Jordan has largely stayed out of the news since the start of the Arab Spring, as the country has–so far–managed to avoid any major shake-ups or protests. This may be about to change, however. Resentment against King Abdullah II has been building for some time, and these elections were a way for his government to show commitment to the democratic reforms he has been promising for some time. Whether or not this is actually the case, however, still remains to be seen.
56% of the 2.3 million registered voters showed up on Wednesday to cast their votes, which pro-government activists claim is a demonstration of support for King Abdullah II and his proposed reform plans to reduce corruption and introduce more democratic institutions. Government officials insist that the elections are a milestone and that the new assembly is full of critical members who will challenge the government rather than a group of yes men. They claim that the elections were fraud-free and have gone a long way towards restoring public confidence in the parliament and the government as a whole.
The opposition, however, is not quite so rosy. The Islamic Action Front (IAF), the political arm of the Muslim Brotherhood and largest political party in Jordan, boycotted the elections, claiming that electoral law was biased against them. Others opposed to the election argued that these parliamentary elections are just another tool used by King Abdullah II to cement his power, and so are just a sham. The Islamists claim that only a fraction of the country’s registered voters turned up to cast their ballots, and that a large number of the population have not registered to vote since the last elections in 2010--the start of the Arab Spring.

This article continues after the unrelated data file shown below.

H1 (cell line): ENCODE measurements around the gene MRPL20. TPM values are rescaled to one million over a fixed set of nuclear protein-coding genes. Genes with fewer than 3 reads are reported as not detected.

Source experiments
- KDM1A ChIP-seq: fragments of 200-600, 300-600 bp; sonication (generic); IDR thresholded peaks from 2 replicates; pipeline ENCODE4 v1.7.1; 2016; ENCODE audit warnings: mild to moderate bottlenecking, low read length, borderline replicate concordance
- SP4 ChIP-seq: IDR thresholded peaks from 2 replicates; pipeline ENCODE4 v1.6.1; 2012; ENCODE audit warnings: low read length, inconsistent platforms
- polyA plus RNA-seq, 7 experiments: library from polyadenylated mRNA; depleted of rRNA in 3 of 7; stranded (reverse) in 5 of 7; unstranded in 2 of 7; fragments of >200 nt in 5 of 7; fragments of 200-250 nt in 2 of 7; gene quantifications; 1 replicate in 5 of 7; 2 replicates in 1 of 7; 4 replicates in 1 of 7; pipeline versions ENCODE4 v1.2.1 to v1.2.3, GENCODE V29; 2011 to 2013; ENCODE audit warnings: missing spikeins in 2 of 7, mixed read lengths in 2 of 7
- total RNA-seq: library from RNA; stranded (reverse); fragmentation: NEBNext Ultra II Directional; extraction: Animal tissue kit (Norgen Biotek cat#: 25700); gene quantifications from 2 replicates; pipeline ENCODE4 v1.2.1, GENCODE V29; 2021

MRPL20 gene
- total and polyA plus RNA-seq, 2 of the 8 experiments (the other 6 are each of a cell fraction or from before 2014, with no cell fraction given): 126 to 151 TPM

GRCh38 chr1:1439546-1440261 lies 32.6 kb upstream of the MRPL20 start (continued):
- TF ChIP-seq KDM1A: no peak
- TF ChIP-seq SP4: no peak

Only time will tell which side is right. It’s been only a few days since the elections, hardly enough time for anything to happen, but the coming months will show whether or not the government is truly committed to democratic reforms or whether these elections were a sham–just like the last elections and the ones before that. If things go poorly it is likely that Jordan will finally descend into chaos with the rest of the Arab Spring countries. These elections are a tipping point: if reforms do not meet standards for political reform analysts predict increasing instability and a movement towards political disorder.
Economic problems, however, may be at the root of all the commotion in Jordan. The country is facing an acute financial crisis and recently borrowed 2 billion dollars from the IMF. Unemployment is quite high, and the county is largely dependent on aid from the Gulf States. Protests over economic conditions actually preceded protests over corruption and political reform, meaning that economic hardship may be the root cause of any political instability. If the government cannot begin to resolve these underlying issues, then protests and demonstrations may increase regardless of how much the government does or does not change.